Autonomy Bias | Behavioural Science in Banking

Autonomy Bias

What is autonomy bias?

Do you find yourself ignoring advice and recommendations even when they might be in your best interest? You might be experiencing autonomy bias. This cognitive bias makes us place too much value on our own opinions and preferences, leading us to ignore outside information that could help us make better decisions. In banking, autonomy bias is the tendency of individuals to overestimate their ability to control their own financial future and decisions, leading them to disregard potential external factors that could impact their financial well-being. This bias can cause people to take on more financial risk than they can handle and can lead to poor financial planning and decision-making.

Why does it happen?

Autonomy bias is the natural result of our want for independence in our rational decision making. We all want to feel in charge of our decisions and want to believe they are uninfluenced by others – it is human nature. Thus, when presented with choices we may become resistant to choices suggested by others, believing them to be an attempt at controlling us and our decisions. Financial decisions can be particularly challenging, as they often involve complex information and trade-offs. Autonomy bias can cause us to stick to our own limited understanding, even when it’s not in our best financial interest (Johnson & al., 2012).

Imagine a person who has a savings goal of $10,000 for the year. They set up a recurring transfer from their salary into a savings account and plan to leave the money untouched until the end of the year. However, unexpected expenses come up and they dip into the savings account throughout the year, spending more than they had planned.

Here, the person’s autonomy bias may have influenced their behaviour. They set up the recurring transfer and made a plan to save, but when unexpected expenses arose, they didn’t adjust their plan to fit the new circumstances. Instead, they continued to spend from the savings account as if nothing had changed.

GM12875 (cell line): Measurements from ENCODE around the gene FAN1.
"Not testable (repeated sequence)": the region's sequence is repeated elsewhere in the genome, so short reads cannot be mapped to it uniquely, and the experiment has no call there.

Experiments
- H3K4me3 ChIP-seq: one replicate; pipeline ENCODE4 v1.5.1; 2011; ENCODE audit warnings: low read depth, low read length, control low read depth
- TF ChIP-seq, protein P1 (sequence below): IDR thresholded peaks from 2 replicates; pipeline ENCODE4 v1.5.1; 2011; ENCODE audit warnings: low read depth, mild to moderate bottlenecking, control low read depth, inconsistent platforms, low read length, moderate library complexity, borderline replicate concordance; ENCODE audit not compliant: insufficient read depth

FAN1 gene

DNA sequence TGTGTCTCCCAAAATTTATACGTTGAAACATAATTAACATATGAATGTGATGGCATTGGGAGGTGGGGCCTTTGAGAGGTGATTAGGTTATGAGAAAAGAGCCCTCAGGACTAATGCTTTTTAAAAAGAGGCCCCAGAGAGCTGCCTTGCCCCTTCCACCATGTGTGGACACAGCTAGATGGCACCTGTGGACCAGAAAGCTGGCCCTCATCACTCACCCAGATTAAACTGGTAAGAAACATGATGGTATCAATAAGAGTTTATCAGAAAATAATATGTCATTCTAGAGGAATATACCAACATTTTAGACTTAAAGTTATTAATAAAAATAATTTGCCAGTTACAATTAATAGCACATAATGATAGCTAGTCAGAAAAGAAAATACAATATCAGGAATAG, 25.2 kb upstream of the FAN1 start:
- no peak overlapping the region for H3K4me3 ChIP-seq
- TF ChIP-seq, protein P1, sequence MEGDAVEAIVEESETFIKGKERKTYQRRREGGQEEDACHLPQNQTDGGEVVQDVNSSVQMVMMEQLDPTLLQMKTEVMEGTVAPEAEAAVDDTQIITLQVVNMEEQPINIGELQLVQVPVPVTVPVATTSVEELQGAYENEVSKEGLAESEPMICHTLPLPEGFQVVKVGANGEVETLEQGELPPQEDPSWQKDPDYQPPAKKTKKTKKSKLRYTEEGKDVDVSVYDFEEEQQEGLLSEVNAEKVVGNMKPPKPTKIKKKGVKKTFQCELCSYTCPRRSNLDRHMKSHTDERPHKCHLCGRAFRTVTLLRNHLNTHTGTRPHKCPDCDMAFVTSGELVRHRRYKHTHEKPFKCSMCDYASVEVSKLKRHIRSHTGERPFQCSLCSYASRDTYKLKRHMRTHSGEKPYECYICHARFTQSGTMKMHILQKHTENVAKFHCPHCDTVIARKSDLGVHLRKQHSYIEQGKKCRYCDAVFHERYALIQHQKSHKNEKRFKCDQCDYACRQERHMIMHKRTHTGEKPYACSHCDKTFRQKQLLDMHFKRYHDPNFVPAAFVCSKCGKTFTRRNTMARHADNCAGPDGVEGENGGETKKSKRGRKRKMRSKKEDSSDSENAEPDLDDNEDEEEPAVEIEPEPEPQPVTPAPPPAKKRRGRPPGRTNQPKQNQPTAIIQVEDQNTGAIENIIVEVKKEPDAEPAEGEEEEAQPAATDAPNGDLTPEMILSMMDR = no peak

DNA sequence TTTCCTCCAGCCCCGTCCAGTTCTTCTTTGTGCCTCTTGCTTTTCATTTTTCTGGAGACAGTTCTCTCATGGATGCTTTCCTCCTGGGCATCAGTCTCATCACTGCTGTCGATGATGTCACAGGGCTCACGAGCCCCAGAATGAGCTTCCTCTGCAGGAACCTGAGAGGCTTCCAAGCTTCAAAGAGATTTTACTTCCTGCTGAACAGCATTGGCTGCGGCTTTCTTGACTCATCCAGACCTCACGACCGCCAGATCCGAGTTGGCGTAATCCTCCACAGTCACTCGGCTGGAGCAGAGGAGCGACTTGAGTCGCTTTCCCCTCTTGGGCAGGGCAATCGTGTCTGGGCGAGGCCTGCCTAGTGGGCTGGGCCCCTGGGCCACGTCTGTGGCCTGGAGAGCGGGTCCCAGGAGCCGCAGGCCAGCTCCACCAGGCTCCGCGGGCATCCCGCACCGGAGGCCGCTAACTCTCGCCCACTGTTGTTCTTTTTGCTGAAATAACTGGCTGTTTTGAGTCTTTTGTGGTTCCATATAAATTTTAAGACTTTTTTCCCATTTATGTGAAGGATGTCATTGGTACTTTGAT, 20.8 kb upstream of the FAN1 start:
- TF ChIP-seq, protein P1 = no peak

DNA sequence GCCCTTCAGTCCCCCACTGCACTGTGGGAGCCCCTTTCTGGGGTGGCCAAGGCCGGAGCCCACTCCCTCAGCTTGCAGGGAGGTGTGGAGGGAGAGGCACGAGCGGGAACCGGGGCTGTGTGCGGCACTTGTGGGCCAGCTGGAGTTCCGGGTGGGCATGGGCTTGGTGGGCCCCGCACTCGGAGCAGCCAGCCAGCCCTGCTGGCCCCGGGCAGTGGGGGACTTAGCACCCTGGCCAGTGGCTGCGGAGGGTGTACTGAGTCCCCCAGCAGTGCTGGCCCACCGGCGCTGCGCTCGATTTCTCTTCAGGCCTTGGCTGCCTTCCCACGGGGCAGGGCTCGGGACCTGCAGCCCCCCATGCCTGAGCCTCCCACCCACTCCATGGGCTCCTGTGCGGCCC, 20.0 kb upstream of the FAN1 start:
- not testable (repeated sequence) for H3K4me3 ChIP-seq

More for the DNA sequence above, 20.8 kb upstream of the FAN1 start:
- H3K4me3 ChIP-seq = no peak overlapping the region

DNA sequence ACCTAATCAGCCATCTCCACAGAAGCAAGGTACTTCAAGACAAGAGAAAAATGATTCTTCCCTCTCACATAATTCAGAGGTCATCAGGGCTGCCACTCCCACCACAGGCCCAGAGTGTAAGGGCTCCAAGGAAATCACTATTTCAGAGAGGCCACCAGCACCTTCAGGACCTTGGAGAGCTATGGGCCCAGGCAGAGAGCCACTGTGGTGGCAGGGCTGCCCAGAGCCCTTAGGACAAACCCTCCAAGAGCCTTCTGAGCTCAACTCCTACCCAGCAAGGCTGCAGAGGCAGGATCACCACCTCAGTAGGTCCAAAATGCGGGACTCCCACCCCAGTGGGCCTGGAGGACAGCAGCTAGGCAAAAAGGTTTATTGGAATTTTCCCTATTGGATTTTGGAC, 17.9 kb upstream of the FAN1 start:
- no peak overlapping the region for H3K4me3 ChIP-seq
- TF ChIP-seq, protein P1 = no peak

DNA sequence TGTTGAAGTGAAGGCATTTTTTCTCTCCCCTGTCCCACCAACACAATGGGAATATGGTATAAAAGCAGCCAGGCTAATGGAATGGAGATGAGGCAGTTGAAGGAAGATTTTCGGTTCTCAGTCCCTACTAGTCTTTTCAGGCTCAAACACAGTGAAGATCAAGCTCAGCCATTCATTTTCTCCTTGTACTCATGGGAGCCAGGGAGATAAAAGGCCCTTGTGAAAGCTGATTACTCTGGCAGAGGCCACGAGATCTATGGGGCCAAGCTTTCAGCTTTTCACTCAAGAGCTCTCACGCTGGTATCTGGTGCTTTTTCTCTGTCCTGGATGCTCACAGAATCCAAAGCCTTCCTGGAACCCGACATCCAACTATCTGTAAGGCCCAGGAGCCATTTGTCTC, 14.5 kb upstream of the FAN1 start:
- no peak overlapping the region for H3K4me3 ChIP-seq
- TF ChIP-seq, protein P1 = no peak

In what ways can financial institutions utilise autonomy bias to facilitate improved personal financial management?

Financial institutions can harness this effect by reframing services as tools for empowerment. For example, instead of simply suggesting a savings account with a high interest rate, a bank could provide money management tools including a savings calculator that lets customers set their own goals and see how different savings options would affect their progress.

Or, instead of prescribing a specific investment portfolio, a bank could provide an investment platform that allows customers to build their own customised portfolio based on their goals, interests and priorities. By using interactive and personalised tools that present different choices equally, customers can feel as if they are more in charge of their own finances.


Autonomy bias in banking can be a double-edged sword when it comes to personal financial management. On one hand, it can cause us to ignore valuable advice and make suboptimal financial decisions. On the other hand, by harnessing the effect of autonomy bias, banks can empower customers to make more informed and personalised financial decisions (Thaler & Sunstein, 2008).

By giving customers the tools and information, they need to explore their options and make decisions that align with their values, banks can help their customers achieve their financial goals while feeling confident and in control. So, next time you’re making a financial decision, remember that autonomy is important, but so is seeking outside advice and exploring all your options.